How can I create an Asynchronous function in Javascript?


Check out this code :

<a href="#" id="link">Link</a>
<span>Moving</span>

$('#link').click(function () {
    console.log("Enter");
    $('#link').animate({ width: 200 }, 2000, function() {
         console.log("finished");            
    });    
    console.log("Exit");    
});

As you can see in the console, the "animate" function is asynchronous, and it "fork"s the flow of the event handler block code. In fact :

$('#link').click(function () {
    console.log("Enter");
    asyncFunct();
    console.log("Exit");    
});

function asyncFunct() {
    console.log("finished");
}

follow the flow of the block code!

If I wish to create my function asyncFunct() { } with this behaviour, how can I do it with javascript/jquery? I think there is a strategy without the use of setTimeout() ?

You cannot make a truly custom asynchronous function. You'll eventually have to leverage on a technology provided natively, such as:

  • setInterval
  • setTimeout
  • requestAnimationFrame
  • XMLHttpRequest
  • WebSocket
  • Worker
  • Some HTML5 APIs such as the File API, Web Database API
  • Technologies that support onload
  • ... many others

In fact, for the animation jQuery uses setInterval.


You can use a timer:

setTimeout( yourFn, 0 );

(where yourFn is a reference to your function)

or, with Lodash:

_.defer( yourFn );

Defers invoking the func until the current call stack has cleared. Any additional arguments are provided to func when it's invoked.


here you have simple solution (other write about it) http://www.benlesh.com/2012/05/calling-javascript-function.html

And here you have above ready solution:

function async(your_function, callback) {
    setTimeout(function() {
        your_function();
        if (callback) {callback();}
    }, 0);
}

TEST 1 (may output '1 x 2 3' or '1 2 x 3' or '1 2 3 x'):

console.log(1);
async(function() {console.log('x')}, null);
console.log(2);
console.log(3);

TEST 2 (will always output 'x 1'):

async(function() {console.log('x');}, function() {console.log(1);});

This function is executed with timeout 0 - it will simulate asynchronous task


Here is a function that takes in another function and outputs a version that runs async.

var async = function (func) {
  return function () {
    var args = arguments;
    setTimeout(function () {
      func.apply(this, args);
    }, 0);
  };
};

It is used as a simple way to make an async function:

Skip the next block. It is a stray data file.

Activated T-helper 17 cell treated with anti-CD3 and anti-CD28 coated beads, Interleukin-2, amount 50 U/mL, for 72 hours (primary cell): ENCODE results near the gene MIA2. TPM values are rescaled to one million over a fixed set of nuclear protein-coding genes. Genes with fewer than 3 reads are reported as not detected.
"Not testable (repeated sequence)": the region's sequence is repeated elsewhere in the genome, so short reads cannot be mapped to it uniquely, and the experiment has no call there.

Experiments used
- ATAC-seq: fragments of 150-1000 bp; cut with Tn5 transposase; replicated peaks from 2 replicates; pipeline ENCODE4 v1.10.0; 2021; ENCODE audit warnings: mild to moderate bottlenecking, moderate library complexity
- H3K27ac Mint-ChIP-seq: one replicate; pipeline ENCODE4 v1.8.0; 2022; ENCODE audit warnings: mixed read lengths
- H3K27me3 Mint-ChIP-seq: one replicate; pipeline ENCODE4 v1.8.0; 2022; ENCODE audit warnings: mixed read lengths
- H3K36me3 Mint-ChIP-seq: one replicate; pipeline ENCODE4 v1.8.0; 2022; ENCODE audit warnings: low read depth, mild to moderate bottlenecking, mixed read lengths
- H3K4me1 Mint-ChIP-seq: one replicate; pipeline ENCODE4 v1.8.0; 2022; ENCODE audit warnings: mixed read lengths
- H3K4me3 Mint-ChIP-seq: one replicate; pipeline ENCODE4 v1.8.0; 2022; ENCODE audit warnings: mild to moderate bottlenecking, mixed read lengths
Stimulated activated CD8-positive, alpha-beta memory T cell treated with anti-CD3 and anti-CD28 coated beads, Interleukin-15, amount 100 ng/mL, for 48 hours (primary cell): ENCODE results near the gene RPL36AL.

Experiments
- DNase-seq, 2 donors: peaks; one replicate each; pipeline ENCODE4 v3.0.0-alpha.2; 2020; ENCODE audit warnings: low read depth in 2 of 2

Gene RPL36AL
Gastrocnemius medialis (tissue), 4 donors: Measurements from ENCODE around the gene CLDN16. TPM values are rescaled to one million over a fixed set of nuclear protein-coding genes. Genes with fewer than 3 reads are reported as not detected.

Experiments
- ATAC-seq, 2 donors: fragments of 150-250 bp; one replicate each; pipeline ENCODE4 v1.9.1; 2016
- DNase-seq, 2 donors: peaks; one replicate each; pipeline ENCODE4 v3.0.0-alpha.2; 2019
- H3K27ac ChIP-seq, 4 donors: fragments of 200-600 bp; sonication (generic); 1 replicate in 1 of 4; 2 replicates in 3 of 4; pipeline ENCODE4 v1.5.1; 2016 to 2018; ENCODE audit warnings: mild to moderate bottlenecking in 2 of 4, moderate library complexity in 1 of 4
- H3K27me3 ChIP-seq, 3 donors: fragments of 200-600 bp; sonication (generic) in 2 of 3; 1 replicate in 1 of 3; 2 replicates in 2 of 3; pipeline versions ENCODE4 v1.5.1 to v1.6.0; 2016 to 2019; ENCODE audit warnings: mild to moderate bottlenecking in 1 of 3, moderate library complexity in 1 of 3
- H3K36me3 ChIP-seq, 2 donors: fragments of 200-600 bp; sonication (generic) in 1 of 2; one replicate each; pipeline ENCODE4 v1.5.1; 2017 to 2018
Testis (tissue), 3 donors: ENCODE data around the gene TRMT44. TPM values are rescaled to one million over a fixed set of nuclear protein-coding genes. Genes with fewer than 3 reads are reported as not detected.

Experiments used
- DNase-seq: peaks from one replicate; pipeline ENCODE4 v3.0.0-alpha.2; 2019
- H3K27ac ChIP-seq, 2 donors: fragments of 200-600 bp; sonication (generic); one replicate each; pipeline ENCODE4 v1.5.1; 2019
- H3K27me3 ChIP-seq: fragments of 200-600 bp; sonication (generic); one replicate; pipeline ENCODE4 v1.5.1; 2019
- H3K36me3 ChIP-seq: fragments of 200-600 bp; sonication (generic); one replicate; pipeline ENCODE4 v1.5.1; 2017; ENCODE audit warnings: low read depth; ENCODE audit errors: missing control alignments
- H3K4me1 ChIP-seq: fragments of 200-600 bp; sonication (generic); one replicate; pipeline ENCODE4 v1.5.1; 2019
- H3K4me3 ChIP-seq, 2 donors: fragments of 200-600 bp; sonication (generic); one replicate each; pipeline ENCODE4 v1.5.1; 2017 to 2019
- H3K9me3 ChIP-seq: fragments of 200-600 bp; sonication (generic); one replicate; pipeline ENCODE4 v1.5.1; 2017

var anyncFunction = async(function (callback) {
    doSomething();
    callback();
});

This is different from @fider's answer because the function itself has its own structure (no callback added on, it's already in the function) and also because it creates a new function that can be used.


Edit: I totally misunderstood the question. In the browser, I would use setTimeout. If it was important that it ran in another thread, I would use Web Workers.


Late, but to show an easy solution using promises after their introduction in ES6, it handles asynchronous calls a lot easier:

You set the asynchronous code in a new promise:

var asyncFunct = new Promise(function(resolve, reject) {
    $('#link').animate({ width: 200 }, 2000, function() {
        console.log("finished");                
        resolve();
    });             
});

Note to set resolve() when async call finishes.
Then you add the code that you want to run after async call finishes inside .then() of the promise:

asyncFunct.then((result) => {
    console.log("Exit");    
});

Here is a snippet of it:

$('#link').click(function () {
    console.log("Enter");
    var asyncFunct = new Promise(function(resolve, reject) {
        $('#link').animate({ width: 200 }, 2000, function() {
            console.log("finished");            	
            resolve();
        }); 			
    });
    asyncFunct.then((result) => {
        console.log("Exit");    
    });
});
<script src="https://ajax.googleapis.com/ajax/libs/jquery/2.1.1/jquery.min.js"></script>
<a href="#" id="link">Link</a>
<span>Moving</span>

or JSFiddle


This page walks you through the basics of creating an async javascript function.

Since ES2017, asynchronous javacript functions are much easier to write. You should also read more on Promises.


If you want to use Parameters and regulate the maximum number of async functions you can use a simple async worker I've build:

var BackgroundWorker = function(maxTasks) {
    this.maxTasks = maxTasks || 100;